Dirty Little Secrets: Science reveals dirtiest locations

Dirty Little Secrets: Science reveals dirtiest locations

The five-second rule, a well-known theory used by many, states that if food tumbles down to the floor, and it is picked it up in five seconds or less then it's safe to eat.

One official offers a warning to the public: germs, bacteria and fungi don't count to five before jumping on.

"There are literally a quarter of a million varieties of bacteria, fungi and yeast," said Dr. Michael Bonner, CFO of Bonner Analytical. He knows what bacteria are thriving in almost every inch of any object.

"We test everything from blueberries, to pork sausage, to waste water and we also do indoor air quality which is studying those germs," Bonner said.

According to Bonner, South Mississippi is prime real estate for most of these organisms.

"Humidity is the key to the key to the microbial growth that occurs in South Mississippi," Bonner said.

To show how easy these organisms can be transferred Bonner tested several areas in the Pine Belt, including the WDAM Television station.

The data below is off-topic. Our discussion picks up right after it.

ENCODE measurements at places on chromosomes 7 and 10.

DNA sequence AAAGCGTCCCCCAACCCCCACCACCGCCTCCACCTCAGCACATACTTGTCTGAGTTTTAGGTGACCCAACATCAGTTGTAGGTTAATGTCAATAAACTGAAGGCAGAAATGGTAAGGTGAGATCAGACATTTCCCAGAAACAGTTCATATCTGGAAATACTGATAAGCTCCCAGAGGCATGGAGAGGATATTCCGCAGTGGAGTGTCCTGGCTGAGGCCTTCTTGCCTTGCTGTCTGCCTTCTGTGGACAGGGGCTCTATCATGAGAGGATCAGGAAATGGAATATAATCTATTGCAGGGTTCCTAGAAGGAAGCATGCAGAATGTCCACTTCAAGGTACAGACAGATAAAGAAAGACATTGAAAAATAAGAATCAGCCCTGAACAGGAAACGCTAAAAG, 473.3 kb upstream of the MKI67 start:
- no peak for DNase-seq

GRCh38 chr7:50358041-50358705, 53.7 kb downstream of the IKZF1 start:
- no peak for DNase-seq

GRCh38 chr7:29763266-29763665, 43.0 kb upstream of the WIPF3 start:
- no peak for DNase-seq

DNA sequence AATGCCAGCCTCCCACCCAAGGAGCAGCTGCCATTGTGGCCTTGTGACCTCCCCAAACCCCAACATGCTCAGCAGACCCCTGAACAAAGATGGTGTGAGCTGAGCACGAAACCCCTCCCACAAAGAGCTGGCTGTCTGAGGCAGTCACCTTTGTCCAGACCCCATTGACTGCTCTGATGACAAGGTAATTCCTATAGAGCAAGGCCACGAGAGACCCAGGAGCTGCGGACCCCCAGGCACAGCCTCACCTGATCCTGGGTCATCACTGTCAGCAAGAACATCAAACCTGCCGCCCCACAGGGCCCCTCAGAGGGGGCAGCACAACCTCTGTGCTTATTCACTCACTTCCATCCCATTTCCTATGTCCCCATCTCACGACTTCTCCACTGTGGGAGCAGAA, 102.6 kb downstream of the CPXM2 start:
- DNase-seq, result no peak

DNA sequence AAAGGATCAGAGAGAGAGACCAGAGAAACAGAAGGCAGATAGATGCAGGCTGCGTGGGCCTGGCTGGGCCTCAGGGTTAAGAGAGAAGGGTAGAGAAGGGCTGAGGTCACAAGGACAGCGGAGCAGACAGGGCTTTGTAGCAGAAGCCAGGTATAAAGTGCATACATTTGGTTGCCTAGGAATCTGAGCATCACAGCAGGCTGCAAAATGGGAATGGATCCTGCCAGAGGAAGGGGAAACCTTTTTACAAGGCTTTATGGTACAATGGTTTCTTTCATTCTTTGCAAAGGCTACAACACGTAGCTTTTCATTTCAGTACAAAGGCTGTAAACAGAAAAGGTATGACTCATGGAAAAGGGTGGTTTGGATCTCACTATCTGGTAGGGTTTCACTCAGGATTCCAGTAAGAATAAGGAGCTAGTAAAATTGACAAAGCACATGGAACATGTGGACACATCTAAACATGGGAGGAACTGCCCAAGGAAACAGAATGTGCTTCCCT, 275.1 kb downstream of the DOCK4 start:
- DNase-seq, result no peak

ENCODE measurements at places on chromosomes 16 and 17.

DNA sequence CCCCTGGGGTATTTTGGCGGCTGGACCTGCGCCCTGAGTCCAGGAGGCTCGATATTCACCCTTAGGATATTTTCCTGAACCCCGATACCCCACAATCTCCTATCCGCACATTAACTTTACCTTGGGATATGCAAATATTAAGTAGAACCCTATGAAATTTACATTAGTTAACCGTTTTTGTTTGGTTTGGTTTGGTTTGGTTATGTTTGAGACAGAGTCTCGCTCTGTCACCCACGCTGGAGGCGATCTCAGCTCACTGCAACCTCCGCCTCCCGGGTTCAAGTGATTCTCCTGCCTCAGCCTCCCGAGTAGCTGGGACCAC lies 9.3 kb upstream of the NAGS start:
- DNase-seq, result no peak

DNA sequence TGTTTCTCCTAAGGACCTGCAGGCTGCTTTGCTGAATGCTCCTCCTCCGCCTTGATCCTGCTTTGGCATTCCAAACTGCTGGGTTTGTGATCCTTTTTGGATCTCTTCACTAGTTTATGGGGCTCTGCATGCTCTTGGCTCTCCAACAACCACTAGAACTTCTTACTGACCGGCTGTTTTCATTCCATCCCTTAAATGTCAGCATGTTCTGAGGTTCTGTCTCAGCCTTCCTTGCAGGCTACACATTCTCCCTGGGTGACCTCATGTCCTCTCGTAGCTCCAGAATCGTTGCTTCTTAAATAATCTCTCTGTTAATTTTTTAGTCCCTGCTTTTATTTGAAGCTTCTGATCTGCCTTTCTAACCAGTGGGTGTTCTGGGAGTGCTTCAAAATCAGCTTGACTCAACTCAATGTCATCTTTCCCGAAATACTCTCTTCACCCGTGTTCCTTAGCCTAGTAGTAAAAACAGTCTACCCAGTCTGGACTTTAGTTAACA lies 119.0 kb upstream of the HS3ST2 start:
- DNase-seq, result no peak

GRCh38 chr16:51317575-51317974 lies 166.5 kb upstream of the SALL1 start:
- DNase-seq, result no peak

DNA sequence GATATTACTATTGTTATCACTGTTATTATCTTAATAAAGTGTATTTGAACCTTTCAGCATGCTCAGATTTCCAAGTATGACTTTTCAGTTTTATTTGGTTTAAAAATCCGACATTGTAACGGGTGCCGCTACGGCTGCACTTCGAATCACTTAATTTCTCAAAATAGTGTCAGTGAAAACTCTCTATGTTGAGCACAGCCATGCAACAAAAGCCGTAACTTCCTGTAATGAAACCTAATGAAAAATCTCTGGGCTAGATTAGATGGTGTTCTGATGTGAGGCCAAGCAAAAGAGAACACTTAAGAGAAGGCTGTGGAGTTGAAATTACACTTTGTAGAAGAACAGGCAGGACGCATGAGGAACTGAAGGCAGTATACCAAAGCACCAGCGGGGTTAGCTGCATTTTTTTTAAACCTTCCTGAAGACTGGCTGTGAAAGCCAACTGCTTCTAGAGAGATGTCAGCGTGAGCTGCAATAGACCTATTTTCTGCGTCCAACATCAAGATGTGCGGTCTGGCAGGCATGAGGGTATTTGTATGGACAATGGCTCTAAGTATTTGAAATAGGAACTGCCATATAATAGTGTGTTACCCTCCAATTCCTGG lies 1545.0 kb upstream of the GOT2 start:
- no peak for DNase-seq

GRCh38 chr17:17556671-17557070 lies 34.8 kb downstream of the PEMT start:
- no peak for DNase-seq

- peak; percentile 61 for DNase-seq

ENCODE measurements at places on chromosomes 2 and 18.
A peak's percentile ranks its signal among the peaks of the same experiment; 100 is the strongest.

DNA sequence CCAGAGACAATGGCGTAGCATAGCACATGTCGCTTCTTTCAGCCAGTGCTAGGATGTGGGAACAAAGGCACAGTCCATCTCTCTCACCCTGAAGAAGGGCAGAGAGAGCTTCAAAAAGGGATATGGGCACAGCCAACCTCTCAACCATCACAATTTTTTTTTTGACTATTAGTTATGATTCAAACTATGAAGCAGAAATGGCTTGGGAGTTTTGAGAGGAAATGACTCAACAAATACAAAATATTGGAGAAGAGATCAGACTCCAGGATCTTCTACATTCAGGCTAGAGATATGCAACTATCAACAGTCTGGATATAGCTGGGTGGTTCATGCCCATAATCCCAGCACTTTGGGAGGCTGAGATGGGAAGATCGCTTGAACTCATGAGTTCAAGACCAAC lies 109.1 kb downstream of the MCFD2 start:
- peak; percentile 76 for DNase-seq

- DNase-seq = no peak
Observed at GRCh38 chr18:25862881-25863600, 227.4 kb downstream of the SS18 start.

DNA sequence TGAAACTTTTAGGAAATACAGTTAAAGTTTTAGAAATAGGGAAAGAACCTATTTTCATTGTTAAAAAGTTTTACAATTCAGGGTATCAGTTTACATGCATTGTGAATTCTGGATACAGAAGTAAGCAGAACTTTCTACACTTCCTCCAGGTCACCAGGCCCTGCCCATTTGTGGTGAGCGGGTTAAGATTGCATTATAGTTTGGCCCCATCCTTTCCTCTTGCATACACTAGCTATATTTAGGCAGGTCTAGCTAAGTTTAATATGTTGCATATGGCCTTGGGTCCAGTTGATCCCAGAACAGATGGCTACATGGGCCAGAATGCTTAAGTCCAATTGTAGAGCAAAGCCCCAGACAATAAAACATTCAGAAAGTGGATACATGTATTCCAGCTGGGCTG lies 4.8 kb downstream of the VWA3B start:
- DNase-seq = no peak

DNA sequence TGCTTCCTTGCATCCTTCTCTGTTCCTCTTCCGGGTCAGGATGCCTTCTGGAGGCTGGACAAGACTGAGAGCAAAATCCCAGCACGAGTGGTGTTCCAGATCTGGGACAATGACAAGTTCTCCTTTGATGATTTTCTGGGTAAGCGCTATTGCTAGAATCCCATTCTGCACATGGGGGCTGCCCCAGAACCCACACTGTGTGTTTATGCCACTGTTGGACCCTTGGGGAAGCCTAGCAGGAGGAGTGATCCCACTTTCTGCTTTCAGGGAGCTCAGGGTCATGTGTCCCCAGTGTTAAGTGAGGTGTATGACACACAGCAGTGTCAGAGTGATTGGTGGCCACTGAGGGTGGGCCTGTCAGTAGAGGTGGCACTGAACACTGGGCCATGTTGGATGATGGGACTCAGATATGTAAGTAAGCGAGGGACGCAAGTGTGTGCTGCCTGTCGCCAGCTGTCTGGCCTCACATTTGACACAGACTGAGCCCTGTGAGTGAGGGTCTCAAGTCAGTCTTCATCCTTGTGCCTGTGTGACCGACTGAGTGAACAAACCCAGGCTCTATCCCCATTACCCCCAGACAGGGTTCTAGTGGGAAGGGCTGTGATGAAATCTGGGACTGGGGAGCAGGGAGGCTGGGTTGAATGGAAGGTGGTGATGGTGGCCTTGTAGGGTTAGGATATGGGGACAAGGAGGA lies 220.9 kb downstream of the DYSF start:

Using Q-tips soaked in sterile solution, Bonner tested the anchor desk and chairs in the studio, a keyboard, door handles and an exit button at the station. A local park slide, gas pump, public toilet seat and WDAM News Director Nick Ortego's air conditioning unit.

After waiting several days for each swab to undergo a series of dilutions, petri dishes and waiting for the bacteria to develop colonies, Bonner was able to read the results of the experiment.

The WDAM results were so low Bonner considered the areas to be clean, but he was able to determine that Ortego's air conditioning system was the dirtiest testing location.

"Bacteria counts [were] in excess of 130,000 per square inch, we had fungi in excess of 10,000 colony forming units, and we found yeast counts in excess of 25,000," Bonner said.

According to Bonner, these results are considered typical because AC units are breeding grounds for micro-organisms, especially in commercial buildings.

"A little over a half million colonies forming units per square inch for bacteria, over 400,000 colonies forming units of fungi, and we had 51,000 colonies forming units of yeast," Bonner said after testing a large scale air conditioning unit.

High efficiency air filters and UV lights can installed by heating and air professionals to prevent organisms from escaping into your home or office, according to Bonner.

Bonner said that even though these results seem frightening, the dirtiest public place was a park slide.

"The bacteria counts were 1,920, the fungi counts were 1,035, the yeast counts were 1,476," Bonner said.

Bonner said most of the organisms that were discovered through the experiment are omnipresent and non-deadly, nuisance germs.